BR: Zombie 4: After Death / After Death / Oltra la morte (1989)

July 9, 2018 | By

Film: Weak

Transfer:  Excellent

Extras: Very Good

Label:  Severin

Region: A, B, C

Released:  May 29, 2018

Genre:  Horror / Zombies

Synopsis: A young woman and her friends return to the island where her parents became zombie fodder.

Special Features:  3 Interviews featuring “Run, Zombie, Run!” with director Claudio Fragasso and writer Rossella Drudi (31:49) + actor “Jeff Stryker in Manila” (9:31)  + “Blonde vs. Zombies” with actress Candice Daley from 2002 (2:18) / Archival behind-the-scenes footage (3:44) / Theatrical trailer / Bonus soundtrack CD with first 3000 copies.




Not unlike the Demons / Demoni series, the Zombie franchise consists of an original and a true sequel, and several unrelated films, rebranded by producers for extra recognition and push on video rental shelves. Zombie 4 (formerly known as After Dark) repeats several scenes from George Romero’s Night of the Living Dead (1968) and Dawn of the Dead (1978), the latter released in Italy as Zombie, so thematically Z4 fits within the franchise in which the walking dead lay siege to a group in an isolated environs, taunting & teasing until barely anyone is left alive.

Production of the first of three franchise entries was anything but smooth for the filmmakers. Whereby Bruno Mattei and Fragasso shot new material to expand Lucio Fulci’s first cut of Zombie 3, for Z4 Fragasso did double duty, shooting at night and co-directing Strike Commando 2 during the day; such a grueling schedule might explain the hastiness that radiates from the finish product.

Like Z3, the film’s first cut proved too short, so Fragasso directed a nonsensical sort-of prologue involving a priest and a demon in a cavernous confrontation that looks and feels disconnected from the film proper, but the extra material merely adds to the wonkiness of Z4’s structure where two story threads converge.

The first stream has a trio of ‘archeological hikers’ finding the cave of a cannibal cult and encounter fast-moving flesh eaters; the second stream has a group of tourists with the maturity of teens stranded on the very island where one member, pretty Jenny (Candice Daley), lost her parents a decade earlier to zombies. The survivors of the two groups eventually barricade themselves in a cabin while zombies converge outside, but when an infected mate reawakens as a flesh eater, several members are picked off within their shabby sanctuary.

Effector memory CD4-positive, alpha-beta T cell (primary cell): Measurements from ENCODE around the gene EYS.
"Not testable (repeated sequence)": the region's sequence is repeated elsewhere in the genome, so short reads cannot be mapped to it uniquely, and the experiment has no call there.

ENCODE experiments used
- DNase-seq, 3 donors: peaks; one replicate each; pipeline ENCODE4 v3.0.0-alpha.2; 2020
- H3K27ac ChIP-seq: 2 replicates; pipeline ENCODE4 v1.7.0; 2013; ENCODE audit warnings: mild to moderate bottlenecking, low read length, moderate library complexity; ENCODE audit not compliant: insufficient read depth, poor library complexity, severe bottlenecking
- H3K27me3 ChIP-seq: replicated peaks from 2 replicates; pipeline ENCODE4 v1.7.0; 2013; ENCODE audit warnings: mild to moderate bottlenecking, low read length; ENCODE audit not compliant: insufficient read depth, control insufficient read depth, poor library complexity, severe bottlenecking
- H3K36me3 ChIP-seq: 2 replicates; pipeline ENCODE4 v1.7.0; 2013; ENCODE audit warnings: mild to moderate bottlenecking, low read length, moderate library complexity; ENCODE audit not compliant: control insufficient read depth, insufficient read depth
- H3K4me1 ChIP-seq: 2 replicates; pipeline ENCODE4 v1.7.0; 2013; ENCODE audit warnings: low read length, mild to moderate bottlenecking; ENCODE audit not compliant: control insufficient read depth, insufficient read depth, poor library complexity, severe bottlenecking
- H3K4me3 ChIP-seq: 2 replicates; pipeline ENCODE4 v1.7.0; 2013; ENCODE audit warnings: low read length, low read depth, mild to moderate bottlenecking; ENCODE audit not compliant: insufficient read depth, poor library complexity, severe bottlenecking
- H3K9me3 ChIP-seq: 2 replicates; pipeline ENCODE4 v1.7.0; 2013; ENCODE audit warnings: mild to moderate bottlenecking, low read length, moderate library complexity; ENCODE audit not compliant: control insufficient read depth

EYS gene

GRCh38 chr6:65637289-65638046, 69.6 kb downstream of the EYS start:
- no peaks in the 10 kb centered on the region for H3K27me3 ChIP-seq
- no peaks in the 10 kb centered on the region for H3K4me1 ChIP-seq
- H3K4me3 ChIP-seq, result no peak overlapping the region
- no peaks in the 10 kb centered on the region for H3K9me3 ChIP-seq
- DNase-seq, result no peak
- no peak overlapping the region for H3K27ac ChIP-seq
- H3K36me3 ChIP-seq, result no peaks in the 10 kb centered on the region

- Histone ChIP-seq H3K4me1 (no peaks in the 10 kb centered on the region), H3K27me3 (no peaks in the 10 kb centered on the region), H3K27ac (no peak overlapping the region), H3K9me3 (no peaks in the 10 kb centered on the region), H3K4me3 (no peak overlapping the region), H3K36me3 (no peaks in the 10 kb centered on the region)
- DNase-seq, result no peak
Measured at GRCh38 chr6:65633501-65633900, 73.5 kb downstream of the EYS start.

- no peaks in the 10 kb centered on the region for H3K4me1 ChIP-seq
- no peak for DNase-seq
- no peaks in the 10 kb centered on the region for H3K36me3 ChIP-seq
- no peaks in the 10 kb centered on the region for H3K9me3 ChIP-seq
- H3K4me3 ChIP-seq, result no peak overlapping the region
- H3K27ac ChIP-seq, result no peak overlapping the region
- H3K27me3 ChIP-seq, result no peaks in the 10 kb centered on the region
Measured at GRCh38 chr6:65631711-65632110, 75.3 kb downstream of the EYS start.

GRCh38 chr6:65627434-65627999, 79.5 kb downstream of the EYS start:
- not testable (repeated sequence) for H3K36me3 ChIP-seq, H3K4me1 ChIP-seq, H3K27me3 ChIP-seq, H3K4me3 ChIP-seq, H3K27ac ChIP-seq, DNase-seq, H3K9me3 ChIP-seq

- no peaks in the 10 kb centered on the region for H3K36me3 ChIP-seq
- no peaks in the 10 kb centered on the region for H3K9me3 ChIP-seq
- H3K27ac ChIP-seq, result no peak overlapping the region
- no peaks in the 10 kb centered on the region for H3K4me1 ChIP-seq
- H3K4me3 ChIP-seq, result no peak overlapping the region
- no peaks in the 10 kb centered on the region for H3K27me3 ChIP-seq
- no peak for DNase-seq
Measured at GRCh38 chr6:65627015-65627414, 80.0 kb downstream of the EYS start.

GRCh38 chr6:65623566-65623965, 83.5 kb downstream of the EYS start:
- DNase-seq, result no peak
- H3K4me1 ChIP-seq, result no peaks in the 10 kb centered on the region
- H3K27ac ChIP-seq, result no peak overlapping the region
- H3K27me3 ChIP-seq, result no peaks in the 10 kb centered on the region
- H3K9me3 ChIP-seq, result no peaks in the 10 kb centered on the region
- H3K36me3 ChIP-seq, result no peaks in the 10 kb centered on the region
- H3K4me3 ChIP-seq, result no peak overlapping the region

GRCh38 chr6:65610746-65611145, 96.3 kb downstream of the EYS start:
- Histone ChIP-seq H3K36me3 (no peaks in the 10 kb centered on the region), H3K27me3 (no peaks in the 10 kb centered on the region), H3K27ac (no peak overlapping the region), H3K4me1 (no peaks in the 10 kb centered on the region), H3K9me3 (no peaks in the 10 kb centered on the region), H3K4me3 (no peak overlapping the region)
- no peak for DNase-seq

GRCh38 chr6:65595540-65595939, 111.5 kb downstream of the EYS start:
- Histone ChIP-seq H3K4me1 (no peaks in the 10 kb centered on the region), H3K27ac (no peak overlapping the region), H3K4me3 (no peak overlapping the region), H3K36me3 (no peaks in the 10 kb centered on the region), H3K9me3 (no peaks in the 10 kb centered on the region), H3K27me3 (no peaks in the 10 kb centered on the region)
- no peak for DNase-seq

Among their substantive group of genre films produced during the late 1980s and early 1990s, Fragasso and Mattei made solid use of Philippine locations, but what ultimately makes Z4 such a mess is Drudi’s incoherent script and her tin ear for dialogue that’s almost Ed Woodian. Experienced actors would’ve had trouble inserting beats of gravitas, but the variety of overacting and novice performances create a special kind of ridiculousness which at times is hilarious, and hints at the fromage Fragasso & Drudi created in 1990 with Troll 2, often billed as one of the worst films ever made.

To Drudi, the film makes sense as an attempt to establish an evolutionary narrative of the zombie with the heroine becoming the latest hybrid, but the integration of the supernatural, which encompasses an evil book, candles, and an amulet Jenny has kept around her neck since mumsy placed it there, negates Drudi’s Darwinian theorem.

Instead of the rapid-moving zombies in Z3, Drudi’s latest incarnations vary in speed and motor skills, and are more sentient and better problem-solvers, some of whom can speak. In more contemporary genre entries – 28 Days Later (2002), Dawn of the Dead  (2004), Dead Set (2008), The Dead (2010) – sudden reanimation is viral-based, making Drudi’s spiritual elements a bit confusing: we’re accustomed to salvation coming from a scientific cure instead of appeasing spirits, but in Drudi’s vision, it’s an unsuccessful fusion of science and demonic elements that remain at odds through the finale.

Romero would take a crack at evolution in Day of the Dead (1985) with Bub, a creature who possessed not only vestiges of his pre-zombie life, but had residual areas of the brain’s speech centre which enabled him to utter tones, but there were no religious & supernatural elements influencing the developing mob of zombies that tear apart a miniature military junta.




Unlike the sudden leap at the end of Z3, Drudi scaled back her evolutionary trajectory in Z4, but overcomplicated the progression, making the finale rather incoherent: as a self-aware Jenny becomes a zombie, she tearfully rips out an eye to punctuate the transition in a moment that could be read as a echo to ‘the new flesh’ in David Cronenberg’s Videodrome (1983), if not Brundlefly pulling off dead and now redundant facial appendages in The Fly (1986).